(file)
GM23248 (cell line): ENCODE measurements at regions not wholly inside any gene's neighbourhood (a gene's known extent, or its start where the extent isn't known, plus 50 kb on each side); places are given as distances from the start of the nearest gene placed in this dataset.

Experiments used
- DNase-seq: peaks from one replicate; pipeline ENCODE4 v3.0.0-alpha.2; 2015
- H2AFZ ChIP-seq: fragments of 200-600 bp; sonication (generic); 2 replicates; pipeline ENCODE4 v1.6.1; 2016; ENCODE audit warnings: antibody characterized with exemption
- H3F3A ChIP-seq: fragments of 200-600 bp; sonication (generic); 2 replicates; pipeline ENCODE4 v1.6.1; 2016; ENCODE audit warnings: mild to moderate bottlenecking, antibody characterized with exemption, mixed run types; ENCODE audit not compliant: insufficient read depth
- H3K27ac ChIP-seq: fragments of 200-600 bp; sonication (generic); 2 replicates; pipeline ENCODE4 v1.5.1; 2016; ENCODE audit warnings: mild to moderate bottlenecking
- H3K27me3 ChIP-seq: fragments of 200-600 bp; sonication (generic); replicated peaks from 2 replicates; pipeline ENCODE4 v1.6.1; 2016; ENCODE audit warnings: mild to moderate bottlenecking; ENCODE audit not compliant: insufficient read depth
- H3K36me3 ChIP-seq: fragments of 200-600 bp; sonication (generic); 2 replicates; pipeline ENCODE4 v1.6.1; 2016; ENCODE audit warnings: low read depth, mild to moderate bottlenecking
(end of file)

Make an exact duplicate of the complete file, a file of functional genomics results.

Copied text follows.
GM23248 (cell line): ENCODE measurements at regions not wholly inside any gene's neighbourhood (a gene's known extent, or its start where the extent isn't known, plus 50 kb on each side); places are given as distances from the start of the nearest gene placed in this dataset.

Experiments used
- DNase-seq: peaks from one replicate; pipeline ENCODE4 v3.0.0-alpha.2; 2015
- H2AFZ ChIP-seq: fragments of 200-600 bp; sonication (generic); 2 replicates; pipeline ENCODE4 v1.6.1; 2016; ENCODE audit warnings: antibody characterized with exemption
- H3F3A ChIP-seq: fragments of 200-600 bp; sonication (generic); 2 replicates; pipeline ENCODE4 v1.6.1; 2016; ENCODE audit warnings: mild to moderate bottlenecking, antibody characterized with exemption, mixed run types; ENCODE audit not compliant: insufficient read depth
- H3K27ac ChIP-seq: fragments of 200-600 bp; sonication (generic); 2 replicates; pipeline ENCODE4 v1.5.1; 2016; ENCODE audit warnings: mild to moderate bottlenecking
- H3K27me3 ChIP-seq: fragments of 200-600 bp; sonication (generic); replicated peaks from 2 replicates; pipeline ENCODE4 v1.6.1; 2016; ENCODE audit warnings: mild to moderate bottlenecking; ENCODE audit not compliant: insufficient read depth
- H3K36me3 ChIP-seq: fragments of 200-600 bp; sonication (generic); 2 replicates; pipeline ENCODE4 v1.6.1; 2016; ENCODE audit warnings: low read depth, mild to moderate bottlenecking